Fundamentals of Interest Rate Risk and the Banking Book

Paul Newson

This article was first published as a chapter in Interest Rate Risk in the Banking Book, by Risk Books.

For any study of IRRBB, it is logical to begin by defining and explaining separately both embedded terms – interest rate risk and the banking book – which is the objective of this chapter. Interest rate risk will be introduced, first as a particular category of market risk, followed by a description of the various forms it can take, namely yield curve risk, basis risk and option risk. The chapter concludes with an attempt to define the banking book although, as will become apparent, this is not necessarily as straightforward as it might initially appear.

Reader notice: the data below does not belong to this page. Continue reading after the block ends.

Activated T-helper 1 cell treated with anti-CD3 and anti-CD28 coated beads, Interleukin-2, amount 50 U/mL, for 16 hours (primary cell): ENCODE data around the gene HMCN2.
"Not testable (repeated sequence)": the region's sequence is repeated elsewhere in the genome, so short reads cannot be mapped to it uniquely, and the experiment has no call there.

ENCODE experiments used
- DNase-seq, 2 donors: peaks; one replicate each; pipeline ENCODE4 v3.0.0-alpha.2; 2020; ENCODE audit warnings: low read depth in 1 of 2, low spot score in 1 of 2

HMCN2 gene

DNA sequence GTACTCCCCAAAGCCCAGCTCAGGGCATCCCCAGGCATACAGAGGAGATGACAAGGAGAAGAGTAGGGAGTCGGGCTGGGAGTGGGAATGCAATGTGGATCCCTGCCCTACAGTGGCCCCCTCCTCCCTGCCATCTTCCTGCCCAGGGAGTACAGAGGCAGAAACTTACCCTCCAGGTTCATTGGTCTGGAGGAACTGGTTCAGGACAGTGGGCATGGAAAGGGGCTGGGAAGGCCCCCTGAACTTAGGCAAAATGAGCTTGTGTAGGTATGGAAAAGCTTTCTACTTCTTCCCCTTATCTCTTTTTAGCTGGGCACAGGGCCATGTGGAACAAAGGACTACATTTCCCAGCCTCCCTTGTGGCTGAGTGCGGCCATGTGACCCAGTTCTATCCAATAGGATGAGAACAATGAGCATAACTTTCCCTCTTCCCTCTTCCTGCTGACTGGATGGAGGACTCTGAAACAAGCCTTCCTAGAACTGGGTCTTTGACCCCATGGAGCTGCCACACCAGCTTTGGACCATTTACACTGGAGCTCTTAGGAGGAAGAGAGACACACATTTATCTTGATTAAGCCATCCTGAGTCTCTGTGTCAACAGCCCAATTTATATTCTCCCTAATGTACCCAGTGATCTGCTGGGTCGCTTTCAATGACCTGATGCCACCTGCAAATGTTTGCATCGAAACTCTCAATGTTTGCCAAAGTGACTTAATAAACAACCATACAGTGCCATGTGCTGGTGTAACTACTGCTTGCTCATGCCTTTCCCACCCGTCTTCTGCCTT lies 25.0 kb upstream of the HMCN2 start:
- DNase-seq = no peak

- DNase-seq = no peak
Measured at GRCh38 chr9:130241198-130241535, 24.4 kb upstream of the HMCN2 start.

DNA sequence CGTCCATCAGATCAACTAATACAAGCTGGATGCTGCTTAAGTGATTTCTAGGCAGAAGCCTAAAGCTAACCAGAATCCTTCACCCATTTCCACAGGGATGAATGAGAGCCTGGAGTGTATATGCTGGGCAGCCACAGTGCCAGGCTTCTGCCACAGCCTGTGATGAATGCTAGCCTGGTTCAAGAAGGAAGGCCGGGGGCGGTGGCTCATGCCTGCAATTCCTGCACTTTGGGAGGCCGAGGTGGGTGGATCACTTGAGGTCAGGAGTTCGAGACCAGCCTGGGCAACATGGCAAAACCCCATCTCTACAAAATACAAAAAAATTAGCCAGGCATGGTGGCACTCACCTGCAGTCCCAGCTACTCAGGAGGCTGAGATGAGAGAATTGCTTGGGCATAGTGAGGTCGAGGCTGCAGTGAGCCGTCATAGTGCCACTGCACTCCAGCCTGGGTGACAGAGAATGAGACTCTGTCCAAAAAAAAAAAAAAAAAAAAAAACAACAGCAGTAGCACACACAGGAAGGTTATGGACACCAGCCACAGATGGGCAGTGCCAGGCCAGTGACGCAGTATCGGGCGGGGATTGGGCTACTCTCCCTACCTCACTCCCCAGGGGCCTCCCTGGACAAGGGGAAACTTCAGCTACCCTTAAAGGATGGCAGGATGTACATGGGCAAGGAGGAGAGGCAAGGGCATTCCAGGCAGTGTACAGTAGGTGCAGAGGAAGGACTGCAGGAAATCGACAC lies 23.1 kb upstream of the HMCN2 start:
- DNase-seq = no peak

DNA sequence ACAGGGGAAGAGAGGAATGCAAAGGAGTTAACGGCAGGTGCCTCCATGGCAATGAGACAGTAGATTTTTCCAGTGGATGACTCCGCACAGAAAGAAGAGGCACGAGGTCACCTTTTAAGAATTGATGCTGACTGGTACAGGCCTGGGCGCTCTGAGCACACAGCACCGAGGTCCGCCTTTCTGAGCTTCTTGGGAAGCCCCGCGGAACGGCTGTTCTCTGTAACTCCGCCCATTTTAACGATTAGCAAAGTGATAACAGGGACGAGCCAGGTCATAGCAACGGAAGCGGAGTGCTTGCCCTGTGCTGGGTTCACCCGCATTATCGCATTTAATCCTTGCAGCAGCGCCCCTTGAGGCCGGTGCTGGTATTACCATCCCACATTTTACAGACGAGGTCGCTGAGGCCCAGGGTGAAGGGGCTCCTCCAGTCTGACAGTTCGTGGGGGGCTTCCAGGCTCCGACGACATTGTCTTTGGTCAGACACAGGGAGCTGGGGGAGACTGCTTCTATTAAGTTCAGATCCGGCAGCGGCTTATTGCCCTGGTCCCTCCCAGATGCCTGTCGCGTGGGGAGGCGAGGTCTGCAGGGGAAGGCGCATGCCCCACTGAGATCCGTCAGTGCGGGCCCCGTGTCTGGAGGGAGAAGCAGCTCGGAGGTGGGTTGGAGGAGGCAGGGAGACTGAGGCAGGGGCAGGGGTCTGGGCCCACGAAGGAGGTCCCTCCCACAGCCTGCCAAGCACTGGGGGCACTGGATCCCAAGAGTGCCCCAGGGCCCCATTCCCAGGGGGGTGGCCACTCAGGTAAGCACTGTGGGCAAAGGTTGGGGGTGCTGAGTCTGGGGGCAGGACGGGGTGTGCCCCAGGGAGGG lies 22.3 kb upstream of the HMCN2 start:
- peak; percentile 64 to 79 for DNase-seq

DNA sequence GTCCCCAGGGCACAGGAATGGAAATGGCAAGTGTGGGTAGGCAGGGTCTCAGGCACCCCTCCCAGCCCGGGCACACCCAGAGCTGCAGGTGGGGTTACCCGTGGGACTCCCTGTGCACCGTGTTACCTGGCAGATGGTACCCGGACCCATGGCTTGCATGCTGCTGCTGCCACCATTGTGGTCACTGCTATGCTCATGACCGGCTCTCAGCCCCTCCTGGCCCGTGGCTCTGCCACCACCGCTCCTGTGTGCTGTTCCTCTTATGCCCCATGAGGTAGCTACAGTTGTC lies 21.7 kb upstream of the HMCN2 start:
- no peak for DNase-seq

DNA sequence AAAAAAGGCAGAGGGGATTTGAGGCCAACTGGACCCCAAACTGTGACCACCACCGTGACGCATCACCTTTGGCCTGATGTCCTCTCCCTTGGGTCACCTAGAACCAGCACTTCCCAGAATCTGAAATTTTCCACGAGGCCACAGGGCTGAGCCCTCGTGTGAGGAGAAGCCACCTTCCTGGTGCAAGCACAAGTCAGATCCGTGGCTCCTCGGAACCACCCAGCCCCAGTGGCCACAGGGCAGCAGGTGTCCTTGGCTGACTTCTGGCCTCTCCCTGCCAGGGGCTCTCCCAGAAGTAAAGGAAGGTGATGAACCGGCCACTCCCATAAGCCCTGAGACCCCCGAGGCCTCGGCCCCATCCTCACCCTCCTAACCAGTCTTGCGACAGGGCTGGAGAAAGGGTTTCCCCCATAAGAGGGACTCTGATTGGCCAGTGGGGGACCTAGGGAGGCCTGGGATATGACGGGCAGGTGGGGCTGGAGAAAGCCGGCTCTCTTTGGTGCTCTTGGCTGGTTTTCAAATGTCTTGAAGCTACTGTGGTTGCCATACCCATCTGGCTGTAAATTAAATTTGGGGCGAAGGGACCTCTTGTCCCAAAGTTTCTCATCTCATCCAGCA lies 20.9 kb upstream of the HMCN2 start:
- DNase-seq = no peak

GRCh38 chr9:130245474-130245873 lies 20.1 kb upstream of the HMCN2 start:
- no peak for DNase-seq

MARKET RISK AND ITS DIFFERENT FORMS

Market risk – from the standpoint of a bank – is the risk that changes in market prices may impact negatively the financial well-being of that bank. The vague term “financial well-being” is chosen deliberately at this stage to avoid clouding the issue by discussing in detail, and too early, the differing accounting treatments employed in banking and trading books.

The term “market price” may be defined as a wholesale price that is quoted in a liquid, two-way market comprising willing

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